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A Weekend Outdoors

Every so often it’s good to do things by hand. It makes you really appreciate mechanization…

Most of this past weekend was spent outside, which is surprising for me. I love the *concept* of “outside,” but I HATE bugs – especially the ones that bite, or cling. Given that we’re back in the woods, we have a lot of biting, clinging insects. Nonetheless, I figured that since we had a huge downpour on Friday, the ground would be perfect for pulling out the extraneous lilies, and indeed it was. I noticed almost immediately that they’re much, much easier to dig up when you’re planning to toss them on the compost pile and aren’t worried about how you’re handling them. The upside to pulling stuff up by hand like that instead of just grubbing it all under is that you have to notice what you’re pulling up – I found two lady’s mantles growing in all that mess. I wouldn’t have recognized them as something to save if jofglastingburi  hadn’t given me one to plant a few weeks back. I also dug out some pretty purple things – I have no idea what they are, but they looked intentional so I moved them rather than tossing them into the wheelbarrow. I’ll try to get a pic in case someone here can tell me what the heck they are.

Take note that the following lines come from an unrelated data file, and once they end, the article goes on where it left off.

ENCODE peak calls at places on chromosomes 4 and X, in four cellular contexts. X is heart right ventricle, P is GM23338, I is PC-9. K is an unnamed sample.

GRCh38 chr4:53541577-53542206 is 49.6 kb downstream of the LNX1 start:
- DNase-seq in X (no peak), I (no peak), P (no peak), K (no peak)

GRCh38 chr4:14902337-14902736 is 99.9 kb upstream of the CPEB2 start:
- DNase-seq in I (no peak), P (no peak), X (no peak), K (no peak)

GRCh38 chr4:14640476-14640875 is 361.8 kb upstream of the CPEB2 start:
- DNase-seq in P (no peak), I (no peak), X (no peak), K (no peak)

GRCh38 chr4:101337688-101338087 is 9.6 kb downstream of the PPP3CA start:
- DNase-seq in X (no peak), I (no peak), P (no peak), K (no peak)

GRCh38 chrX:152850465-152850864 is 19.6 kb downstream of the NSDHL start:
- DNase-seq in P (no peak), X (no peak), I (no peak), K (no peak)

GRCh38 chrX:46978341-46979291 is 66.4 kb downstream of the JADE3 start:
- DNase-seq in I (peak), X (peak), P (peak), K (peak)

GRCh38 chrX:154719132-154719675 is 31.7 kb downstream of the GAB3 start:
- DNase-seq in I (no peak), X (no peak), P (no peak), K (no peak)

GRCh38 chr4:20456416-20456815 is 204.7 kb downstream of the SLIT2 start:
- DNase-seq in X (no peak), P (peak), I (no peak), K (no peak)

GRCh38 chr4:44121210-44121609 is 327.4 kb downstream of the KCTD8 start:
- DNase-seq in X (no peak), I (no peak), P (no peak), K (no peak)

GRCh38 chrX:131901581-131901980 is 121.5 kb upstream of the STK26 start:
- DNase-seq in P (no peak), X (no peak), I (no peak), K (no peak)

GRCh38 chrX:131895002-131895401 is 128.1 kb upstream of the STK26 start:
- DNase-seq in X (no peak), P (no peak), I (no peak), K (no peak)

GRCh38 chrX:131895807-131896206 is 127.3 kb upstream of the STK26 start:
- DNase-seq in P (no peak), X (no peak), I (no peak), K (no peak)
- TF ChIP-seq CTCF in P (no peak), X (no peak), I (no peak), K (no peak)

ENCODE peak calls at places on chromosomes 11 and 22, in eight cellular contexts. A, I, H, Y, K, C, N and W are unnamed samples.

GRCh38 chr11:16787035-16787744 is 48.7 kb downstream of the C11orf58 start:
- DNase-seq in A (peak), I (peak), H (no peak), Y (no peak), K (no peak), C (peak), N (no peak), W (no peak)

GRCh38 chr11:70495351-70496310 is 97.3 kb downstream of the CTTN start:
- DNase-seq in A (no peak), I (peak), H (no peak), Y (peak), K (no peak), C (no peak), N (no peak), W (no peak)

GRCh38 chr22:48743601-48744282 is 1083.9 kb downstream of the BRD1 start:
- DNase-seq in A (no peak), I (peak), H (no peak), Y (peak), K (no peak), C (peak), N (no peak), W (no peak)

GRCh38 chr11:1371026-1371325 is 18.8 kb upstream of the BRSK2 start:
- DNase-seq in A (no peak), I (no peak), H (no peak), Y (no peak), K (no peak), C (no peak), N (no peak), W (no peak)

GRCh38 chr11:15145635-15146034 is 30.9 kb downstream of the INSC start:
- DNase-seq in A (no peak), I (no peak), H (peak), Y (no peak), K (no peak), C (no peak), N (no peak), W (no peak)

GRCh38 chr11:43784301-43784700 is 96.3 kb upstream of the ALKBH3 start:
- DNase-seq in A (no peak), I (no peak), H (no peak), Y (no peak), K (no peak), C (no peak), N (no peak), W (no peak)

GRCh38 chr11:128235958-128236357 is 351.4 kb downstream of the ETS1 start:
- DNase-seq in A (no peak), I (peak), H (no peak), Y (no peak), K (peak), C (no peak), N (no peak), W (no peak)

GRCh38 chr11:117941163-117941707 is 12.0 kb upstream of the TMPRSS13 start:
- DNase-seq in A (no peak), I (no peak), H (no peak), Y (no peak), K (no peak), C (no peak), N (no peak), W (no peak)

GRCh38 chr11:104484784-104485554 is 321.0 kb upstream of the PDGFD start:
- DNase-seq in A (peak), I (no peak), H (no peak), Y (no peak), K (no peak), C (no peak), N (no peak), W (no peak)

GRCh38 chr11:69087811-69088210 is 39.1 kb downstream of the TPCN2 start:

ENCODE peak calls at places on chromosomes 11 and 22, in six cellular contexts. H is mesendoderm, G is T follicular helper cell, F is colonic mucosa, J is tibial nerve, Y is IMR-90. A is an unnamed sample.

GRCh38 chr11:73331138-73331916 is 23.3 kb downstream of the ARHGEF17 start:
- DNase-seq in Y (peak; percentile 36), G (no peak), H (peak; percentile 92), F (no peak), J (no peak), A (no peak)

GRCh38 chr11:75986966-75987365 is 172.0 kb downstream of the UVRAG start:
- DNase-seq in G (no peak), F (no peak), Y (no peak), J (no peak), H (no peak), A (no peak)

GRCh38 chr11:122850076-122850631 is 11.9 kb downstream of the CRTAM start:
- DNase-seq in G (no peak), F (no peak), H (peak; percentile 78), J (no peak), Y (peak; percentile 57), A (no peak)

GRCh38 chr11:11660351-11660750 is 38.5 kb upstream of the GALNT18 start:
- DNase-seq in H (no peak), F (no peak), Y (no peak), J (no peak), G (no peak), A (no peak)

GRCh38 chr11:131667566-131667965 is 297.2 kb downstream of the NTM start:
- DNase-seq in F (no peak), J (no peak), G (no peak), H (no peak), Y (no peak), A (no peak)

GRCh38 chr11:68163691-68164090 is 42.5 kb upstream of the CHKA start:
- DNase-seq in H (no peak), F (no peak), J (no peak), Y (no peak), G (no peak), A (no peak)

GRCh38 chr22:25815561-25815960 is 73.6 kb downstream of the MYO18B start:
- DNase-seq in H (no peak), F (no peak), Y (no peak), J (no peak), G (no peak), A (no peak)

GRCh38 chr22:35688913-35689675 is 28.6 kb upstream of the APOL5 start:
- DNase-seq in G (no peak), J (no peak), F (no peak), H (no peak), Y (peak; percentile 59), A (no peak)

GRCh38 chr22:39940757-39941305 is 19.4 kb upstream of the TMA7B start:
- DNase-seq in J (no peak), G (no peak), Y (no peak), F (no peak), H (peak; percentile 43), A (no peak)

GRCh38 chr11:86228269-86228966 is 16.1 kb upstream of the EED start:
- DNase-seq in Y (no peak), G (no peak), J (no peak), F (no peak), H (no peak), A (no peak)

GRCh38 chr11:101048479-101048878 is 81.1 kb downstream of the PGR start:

I can’t remember which one of us suggested that since we were digging anyhow, that we try to find the septic structures. I grabbed the maps, he grabbed the long tape, and we dug in – literally. We found the cover for the septic tank right where it was supposed to be, and noted where it was. We found the first dry well – in the middle of the lily bed, right under the new walkway I put in. Sigh. Yet another reason not to make it too permanent. I’ve altered the brick pattern at that spot to mark where it is. I’m going to lose a bunch of lilies when we have to dig that up, but I think I have them to spare. We found the second dry well over by the tree line, and I moved a stone to be on top of it that will hopefully look intentional once we have lawn.